What is a Pancreas?
The pancreas is considered an organ as well as a gland. It is located on the back of the abdomen and is part of the digestive system. The pancreas is surrounded by other organs of the digestive system such as the liver, intestines, and spleen. The pancreas plays an important part in the digestion of food and regulating blood sugar levels in our body by secreting insulin.
Functions of Pancreas
The pancreas is an integral part of the digestive system and performs two important functions for the body-
– The creation of enzymes. Enzymes are pancreatic juices that help in the digestion of food. They break down various nutrients and minerals from food. It also produces hormones for the body.
The enzymes contain various substances that are used to digest different types of nutrients. Trypsin and chymotrypsin digest proteins, amylase digests carbohydrates, and lipase digests fats.
– Production of insulin and glucagon, both of which help keep blood sugar levels in control. Insulin reduces blood sugar levels when they are high, while glucagon increases blood sugar levels when they are low.
How does the pancreas produce insulin?
As we know, the pancreas produces insulin that helps in keeping high blood sugar levels under control. Now let’s understand how exactly the pancreas works and produces insulin and other substances.
Step 1- Insulin is produced and secreted by the beta cells inside the pancreas. Beta cells are situated inside clusters of cells known as pancreatic islets or islets of Langerhans. Beta cells comprise 50 to 70 percent of cells in pancreatic islets.
Step 2- After eating, the carbohydrates consumed get broken down by enzymes and converted into glucose to provide energy to the body. The glucose then passes through the bloodstream which results in a spike in blood sugar levels of the body.
Step 3- The pancreas detects this spike in blood sugar levels and starts secreting the insulin that was produced by the beta cells.
Step 4- Insulin then helps in the delivery of glucose to various cells and organs of the body for energy consumption. Insulin releases glucose from the bloodstream and helps prevent high blood sugar levels which can be harmful to the body and lead to type 2 diabetes.
How does the pancreas produce glucagon?
The pancreas also produces glucagon, a hormone that helps resolve low blood sugar levels in the body. Glucagon is a type of glucose that is stored inside the pancreas to be used when blood sugar levels are low. Let’s understand how the pancreas produces glucagon.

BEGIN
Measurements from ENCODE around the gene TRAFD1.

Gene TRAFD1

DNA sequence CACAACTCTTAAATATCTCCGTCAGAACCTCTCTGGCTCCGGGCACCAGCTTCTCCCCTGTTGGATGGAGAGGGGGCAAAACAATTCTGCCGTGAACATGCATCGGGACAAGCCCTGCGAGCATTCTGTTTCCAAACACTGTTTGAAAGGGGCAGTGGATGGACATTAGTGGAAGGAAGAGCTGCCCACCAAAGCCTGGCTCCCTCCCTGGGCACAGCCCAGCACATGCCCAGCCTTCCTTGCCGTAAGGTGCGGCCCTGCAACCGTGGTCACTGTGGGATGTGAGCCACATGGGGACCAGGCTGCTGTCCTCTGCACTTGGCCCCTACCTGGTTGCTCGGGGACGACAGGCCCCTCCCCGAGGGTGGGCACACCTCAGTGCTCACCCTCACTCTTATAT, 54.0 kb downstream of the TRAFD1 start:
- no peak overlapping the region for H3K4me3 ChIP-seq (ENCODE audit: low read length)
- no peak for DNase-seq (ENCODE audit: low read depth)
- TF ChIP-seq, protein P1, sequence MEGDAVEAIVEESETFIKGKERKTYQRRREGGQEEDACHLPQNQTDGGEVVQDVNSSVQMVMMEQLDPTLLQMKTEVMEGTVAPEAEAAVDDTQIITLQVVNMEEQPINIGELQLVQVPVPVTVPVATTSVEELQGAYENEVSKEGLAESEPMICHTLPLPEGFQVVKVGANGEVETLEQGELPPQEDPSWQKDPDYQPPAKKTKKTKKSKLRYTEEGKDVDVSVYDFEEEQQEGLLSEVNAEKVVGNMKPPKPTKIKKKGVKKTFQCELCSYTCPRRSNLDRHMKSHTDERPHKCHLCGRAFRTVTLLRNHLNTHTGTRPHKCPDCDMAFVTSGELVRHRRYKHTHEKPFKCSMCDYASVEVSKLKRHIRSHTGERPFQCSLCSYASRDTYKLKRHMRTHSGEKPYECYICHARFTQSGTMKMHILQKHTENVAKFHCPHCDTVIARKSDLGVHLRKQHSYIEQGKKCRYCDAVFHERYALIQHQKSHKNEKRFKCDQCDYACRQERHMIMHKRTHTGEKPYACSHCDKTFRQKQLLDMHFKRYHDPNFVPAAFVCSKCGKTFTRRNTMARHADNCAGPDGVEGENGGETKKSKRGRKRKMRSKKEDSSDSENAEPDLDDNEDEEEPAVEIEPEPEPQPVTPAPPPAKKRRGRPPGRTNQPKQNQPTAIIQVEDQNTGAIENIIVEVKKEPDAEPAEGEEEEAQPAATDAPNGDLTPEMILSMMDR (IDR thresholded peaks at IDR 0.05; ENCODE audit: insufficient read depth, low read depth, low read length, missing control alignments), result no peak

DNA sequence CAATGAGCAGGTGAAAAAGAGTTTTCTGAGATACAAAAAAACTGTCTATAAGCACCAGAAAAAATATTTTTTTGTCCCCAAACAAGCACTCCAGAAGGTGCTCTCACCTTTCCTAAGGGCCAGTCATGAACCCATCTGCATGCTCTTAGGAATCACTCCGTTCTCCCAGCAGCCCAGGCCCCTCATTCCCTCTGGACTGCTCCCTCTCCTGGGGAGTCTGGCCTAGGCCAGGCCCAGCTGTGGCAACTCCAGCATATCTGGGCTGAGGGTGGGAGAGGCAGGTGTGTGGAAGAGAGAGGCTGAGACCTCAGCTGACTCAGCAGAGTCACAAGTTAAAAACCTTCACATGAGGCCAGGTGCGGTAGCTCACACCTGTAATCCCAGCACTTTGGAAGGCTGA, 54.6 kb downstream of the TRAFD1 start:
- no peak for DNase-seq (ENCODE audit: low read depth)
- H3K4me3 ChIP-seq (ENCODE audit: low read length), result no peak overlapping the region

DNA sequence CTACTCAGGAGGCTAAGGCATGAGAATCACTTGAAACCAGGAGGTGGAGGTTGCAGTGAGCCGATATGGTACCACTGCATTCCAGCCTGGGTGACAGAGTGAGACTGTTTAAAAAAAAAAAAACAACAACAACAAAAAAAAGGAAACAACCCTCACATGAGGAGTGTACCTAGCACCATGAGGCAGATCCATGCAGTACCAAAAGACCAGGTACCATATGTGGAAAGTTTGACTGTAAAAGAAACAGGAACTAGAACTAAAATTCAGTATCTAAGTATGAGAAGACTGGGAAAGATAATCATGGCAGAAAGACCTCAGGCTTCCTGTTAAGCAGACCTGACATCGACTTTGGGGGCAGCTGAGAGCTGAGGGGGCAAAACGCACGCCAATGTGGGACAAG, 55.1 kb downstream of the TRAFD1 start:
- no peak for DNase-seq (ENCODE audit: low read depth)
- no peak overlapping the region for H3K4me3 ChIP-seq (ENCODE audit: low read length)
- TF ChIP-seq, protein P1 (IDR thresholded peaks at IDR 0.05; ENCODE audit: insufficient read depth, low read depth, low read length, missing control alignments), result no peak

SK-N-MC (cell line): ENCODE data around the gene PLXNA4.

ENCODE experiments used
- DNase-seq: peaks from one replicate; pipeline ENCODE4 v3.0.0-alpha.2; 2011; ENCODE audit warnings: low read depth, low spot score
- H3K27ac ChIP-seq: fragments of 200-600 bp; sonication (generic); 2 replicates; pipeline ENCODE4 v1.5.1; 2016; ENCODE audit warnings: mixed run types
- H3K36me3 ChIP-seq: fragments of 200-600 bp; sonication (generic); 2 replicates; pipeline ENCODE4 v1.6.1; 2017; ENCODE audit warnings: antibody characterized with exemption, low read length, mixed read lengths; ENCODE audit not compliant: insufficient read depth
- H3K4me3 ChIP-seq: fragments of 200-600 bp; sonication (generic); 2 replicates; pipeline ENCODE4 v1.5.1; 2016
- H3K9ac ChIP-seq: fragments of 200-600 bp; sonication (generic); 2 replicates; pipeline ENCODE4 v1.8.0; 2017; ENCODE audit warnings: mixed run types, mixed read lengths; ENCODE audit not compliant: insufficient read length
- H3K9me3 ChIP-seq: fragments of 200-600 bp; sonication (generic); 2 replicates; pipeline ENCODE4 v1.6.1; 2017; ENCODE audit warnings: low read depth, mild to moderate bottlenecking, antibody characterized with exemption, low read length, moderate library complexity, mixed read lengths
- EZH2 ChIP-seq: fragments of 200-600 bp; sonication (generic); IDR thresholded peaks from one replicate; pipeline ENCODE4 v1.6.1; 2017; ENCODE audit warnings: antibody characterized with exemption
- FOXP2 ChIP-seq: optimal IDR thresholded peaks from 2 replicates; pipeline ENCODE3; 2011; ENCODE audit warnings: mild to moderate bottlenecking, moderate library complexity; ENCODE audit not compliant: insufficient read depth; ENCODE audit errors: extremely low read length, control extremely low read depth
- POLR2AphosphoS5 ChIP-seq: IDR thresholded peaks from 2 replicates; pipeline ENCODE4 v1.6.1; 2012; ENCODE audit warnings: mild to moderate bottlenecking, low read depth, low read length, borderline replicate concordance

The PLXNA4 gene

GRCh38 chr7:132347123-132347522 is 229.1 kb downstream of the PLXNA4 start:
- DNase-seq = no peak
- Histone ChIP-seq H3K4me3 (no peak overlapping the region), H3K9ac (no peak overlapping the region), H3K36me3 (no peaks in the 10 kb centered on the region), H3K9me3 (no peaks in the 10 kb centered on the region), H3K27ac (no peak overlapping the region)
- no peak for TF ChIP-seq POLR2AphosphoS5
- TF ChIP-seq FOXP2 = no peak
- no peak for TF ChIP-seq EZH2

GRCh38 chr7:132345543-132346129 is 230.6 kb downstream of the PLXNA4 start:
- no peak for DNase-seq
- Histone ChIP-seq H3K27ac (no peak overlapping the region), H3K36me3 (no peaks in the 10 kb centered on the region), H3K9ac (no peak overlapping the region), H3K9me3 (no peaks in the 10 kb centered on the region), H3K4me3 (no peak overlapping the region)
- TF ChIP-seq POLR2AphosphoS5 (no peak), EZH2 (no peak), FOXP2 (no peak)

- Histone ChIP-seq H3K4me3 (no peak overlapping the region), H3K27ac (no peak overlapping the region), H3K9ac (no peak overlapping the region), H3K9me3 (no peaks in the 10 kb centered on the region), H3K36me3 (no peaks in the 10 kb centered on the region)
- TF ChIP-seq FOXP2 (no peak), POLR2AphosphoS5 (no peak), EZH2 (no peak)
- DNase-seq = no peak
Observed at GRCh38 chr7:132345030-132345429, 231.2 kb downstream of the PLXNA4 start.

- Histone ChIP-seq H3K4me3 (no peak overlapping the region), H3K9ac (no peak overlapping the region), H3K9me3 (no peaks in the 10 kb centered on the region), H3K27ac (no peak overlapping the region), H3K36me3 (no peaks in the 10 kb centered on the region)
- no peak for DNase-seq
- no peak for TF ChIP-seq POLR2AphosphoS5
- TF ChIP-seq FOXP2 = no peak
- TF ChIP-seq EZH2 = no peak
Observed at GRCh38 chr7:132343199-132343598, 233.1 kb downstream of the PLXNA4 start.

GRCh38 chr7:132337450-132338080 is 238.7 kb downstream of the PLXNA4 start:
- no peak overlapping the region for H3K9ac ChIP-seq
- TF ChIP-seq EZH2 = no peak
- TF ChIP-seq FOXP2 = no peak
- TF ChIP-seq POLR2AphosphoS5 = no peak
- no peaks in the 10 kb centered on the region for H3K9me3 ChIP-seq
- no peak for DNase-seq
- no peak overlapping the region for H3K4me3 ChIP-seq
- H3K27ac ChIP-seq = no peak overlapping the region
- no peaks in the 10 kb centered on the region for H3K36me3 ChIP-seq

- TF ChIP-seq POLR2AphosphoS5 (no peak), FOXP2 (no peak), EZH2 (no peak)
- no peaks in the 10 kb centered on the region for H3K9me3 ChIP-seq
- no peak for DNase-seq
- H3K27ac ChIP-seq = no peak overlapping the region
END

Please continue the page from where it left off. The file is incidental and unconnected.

Step 1- Glucagon is produced and secreted by the alpha cells present in the pancreas. Alpha cells are also part of the pancreatic islets.
Step 2- Your blood sugar levels drop after eating too much protein, performing strenuous exercise, or fasting. This creates a deficiency of glucose and reduces the energy levels in the body.
Step 3- The pancreas detects the drop in the blood sugar levels and starts secreting glucagon produced by the alpha cells.
Step 4- Glucagon acts as a substitute for glucose in the bloodstream and is transferred to the cells via the bloodstream. It provides energy to the body and stabilizes blood sugar levels after low blood sugar.
How does the pancreas cause type 1 diabetes
Type 1 diabetes is caused when the immune system starts attacking the beta cells in the pancreas and causes them to produce insufficient or no insulin. This causes a buildup of glucose in the bloodstream and leads to high blood sugar levels that can be very harmful.
Type 1 diabetes is more common in children and adolescents, however, nowadays more and more adults are being diagnosed with type 1 diabetes. Type 1 diabetes mostly runs in families and is hereditary.
The lack of insulin causes type 1 diabetes patients to inject insulin from other sources such as insulin syringes, insulin pumps, and insulin pens. These methods act as an artificial pancreas for diabetic patients. Type 1 diabetes has no cure and the patient can only manage and control the symptoms of diabetes by administering insulin regularly.
How does the pancreas cause type 2 diabetes
Type 2 diabetes is caused when the pancreas does not produce enough insulin for the effective transfer of glucose or when the body rejects the insulin produced. Type 2 diabetes is a lifelong disease just like type 1 diabetes. However, type 2 diabetes is more manageable than the two and the patients may not require to inject insulin manually. The symptoms of type 2 diabetes can be managed by following a healthy routine consisting of regular exercise, proper diet, and stress management.
Type 2 diabetes is more common in middle-aged adults and is caused due to obesity and inactivity more so than it is by hereditary factors. Although in some cases, type 2 diabetes can also occur in children due to childhood obesity.